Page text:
Speaking to a room full of technology executives and policymakers, Pandora founder Tim Westergren pitched his online radio service as a ladder into the middle class for working musicians.
This was the same Westergren who has drawn intense flak from artists and labels for urging Congress to adopt a less generous formula for the royalties webcasters such as Pandora pay. Congress held hearings last fall on the bill Westergren is championing (the “Internet Radio Fairness Act”), but the measure hasn’t made much progress toward becoming law.
Westergren was the keynote speaker at the Leaders in Technology dinner Wednesday, an annual event at the Consumer Electronics Show in Las Vegas. And considering that the crowd was chock full of people sympathetic to the idea of paying less for content -- it was, after all, the consumer electronics industry -- Westergren had a golden opportunity to build support for the Internet bill.
He didn’t even bring it up. Instead, he talked about Internet radio as a means to generate income for performing artists (who don’t get paid at all by over-the-air stations) and insights. In particular, he touted Pandora’s ability to help artists figure out where to tour and promote their live shows to a receptive audience.
The key, Westergren said, is in the feedback Pandora users give on songs. The site allows listeners to give a thumbs up to songs they’d like to hear more frequently in their personalized radio feeds, and a thumbs down to those they don’t. This feedback can help identify the people most interested in going to an artist’s concert.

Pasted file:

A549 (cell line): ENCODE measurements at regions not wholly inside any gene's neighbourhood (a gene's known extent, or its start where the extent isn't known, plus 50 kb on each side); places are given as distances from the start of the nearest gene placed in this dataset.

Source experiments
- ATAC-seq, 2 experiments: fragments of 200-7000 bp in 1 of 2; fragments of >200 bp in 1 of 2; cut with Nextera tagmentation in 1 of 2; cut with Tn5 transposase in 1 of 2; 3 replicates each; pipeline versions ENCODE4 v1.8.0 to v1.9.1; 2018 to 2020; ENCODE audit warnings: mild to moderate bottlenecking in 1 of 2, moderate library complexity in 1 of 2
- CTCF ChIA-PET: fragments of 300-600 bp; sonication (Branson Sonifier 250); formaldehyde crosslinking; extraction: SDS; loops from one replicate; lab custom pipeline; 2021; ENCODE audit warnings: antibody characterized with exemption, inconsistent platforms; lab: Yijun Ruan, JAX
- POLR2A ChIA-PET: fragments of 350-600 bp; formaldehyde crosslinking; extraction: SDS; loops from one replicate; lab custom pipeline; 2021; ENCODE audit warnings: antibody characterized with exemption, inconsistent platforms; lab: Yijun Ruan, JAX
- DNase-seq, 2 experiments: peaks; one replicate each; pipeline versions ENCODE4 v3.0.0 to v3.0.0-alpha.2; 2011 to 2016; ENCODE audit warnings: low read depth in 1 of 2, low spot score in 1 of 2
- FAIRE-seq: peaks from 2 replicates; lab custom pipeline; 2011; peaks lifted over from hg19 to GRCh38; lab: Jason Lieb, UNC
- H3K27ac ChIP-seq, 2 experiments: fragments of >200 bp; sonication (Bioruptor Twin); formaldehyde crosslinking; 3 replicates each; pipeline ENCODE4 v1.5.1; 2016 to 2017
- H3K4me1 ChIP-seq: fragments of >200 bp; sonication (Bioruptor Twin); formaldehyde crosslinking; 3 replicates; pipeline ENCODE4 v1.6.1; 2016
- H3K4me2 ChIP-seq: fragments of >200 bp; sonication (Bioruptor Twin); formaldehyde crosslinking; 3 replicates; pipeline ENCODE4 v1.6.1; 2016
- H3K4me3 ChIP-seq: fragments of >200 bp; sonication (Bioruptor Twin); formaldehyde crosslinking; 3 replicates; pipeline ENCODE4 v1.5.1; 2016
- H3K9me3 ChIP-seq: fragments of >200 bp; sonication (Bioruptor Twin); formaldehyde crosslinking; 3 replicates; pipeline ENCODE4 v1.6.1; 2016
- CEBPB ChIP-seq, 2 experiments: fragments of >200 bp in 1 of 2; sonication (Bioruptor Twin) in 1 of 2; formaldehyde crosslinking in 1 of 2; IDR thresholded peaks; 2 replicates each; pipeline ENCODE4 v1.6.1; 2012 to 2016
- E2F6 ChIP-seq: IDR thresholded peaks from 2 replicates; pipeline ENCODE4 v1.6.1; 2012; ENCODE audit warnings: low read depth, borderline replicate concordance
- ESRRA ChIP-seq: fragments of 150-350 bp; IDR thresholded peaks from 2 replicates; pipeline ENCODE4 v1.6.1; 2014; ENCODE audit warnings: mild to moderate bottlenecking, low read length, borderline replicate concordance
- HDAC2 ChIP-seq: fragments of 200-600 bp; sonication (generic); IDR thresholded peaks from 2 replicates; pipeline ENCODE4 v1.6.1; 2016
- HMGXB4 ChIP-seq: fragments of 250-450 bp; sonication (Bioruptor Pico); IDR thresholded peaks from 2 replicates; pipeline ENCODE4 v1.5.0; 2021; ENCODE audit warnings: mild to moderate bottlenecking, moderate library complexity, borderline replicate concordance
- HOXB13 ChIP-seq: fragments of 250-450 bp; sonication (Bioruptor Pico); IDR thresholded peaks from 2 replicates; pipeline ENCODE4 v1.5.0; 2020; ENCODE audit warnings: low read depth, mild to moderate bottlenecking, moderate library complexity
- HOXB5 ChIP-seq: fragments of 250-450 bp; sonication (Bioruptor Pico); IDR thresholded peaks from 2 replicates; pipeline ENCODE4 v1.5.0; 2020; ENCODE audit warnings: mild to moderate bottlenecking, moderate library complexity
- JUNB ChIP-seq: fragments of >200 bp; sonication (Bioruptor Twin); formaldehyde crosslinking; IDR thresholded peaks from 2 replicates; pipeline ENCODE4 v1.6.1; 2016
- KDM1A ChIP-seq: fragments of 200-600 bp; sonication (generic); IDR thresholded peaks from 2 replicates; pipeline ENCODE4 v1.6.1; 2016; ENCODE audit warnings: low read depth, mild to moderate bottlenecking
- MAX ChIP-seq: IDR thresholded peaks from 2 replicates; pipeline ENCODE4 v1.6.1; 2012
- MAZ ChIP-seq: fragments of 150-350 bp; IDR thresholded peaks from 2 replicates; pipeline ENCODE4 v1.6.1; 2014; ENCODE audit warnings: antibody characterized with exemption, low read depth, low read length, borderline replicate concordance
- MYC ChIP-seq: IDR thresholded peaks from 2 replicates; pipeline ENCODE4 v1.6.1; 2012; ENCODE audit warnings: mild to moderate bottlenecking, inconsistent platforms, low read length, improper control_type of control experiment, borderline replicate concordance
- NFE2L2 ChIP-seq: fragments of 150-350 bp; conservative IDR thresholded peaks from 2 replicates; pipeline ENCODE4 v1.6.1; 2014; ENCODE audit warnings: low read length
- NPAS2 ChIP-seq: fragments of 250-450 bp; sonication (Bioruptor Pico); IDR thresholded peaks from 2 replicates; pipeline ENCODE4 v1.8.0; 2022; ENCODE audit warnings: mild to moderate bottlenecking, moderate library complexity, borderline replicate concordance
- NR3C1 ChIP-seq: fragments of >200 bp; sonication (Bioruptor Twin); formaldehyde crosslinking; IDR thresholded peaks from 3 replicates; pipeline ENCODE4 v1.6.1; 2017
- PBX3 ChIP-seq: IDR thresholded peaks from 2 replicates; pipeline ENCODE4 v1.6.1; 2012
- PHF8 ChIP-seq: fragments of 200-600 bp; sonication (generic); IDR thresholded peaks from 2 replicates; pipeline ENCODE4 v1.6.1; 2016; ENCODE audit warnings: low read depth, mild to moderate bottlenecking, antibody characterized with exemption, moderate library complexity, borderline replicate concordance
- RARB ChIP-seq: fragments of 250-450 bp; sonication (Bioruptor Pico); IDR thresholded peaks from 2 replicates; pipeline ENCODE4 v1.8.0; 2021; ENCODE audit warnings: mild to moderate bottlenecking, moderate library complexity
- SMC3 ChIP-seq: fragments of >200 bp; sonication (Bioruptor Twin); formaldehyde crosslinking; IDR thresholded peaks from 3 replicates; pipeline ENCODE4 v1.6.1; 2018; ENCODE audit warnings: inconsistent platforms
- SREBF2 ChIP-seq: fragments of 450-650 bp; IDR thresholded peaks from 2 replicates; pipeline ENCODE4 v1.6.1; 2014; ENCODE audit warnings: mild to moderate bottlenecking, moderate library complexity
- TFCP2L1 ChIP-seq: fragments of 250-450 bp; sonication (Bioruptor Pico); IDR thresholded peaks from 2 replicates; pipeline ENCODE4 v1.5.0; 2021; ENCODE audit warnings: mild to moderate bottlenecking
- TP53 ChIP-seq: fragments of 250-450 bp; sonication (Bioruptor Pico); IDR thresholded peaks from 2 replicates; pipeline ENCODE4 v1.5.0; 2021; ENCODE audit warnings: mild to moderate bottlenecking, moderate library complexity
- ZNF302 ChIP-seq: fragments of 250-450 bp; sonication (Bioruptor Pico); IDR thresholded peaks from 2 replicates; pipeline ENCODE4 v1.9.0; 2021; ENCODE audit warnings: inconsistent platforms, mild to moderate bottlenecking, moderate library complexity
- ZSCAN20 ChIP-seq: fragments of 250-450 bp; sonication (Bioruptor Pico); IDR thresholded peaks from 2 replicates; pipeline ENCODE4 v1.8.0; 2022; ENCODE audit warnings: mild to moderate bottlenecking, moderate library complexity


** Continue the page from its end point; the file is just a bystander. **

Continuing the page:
Westergren said he could see allowing artists to log into Pandora to see a heat map of the thumbs up ratings, showing the areas where they had the largest number of potential fans (but not their identities). Artists could also enter their tour information into the site, and Pandora could send alerts to listeners who’d given those bands’ songs a thumbs up -- along with the option to buy tickets with one click.
Combine that sort of audience-finding intelligence with the royalties generated by a popular online radio site, Westergren said, and you have “the makings of a really robust music industry.”
There are plenty of other sites trying to help match artists to their fans across the country (and the world), but few, if any, have an audience the size of Pandora’s 60 million active users. The company has been wildly successful in attracting listeners to its free stations; what it hasn’t yet figured out is how to make much of a profit off of the advertising it sells.
That’s why Westergren has been so interested in obtaining a lower royalty rate, which he argues is essential not just to Pandora, but to the entire webcasting industry. Lower royalty rates would translate into more webcasters, more listeners, more advertising dollars and, yes, more royalties, Westergren contends. His critics in the music industry respond that he’s just trying to reduce artists’ paychecks for the sake of his own profit margin.
The pushback from the industry stung Westergren, who once aspired to be a professional musician. If he really wants to improve his bona fides with artists, though, he’ll need to translate ideas like the one he floated Wednesday into actual services.
Healey writes editorials for The Times. Follow him on Twitter @jcahealey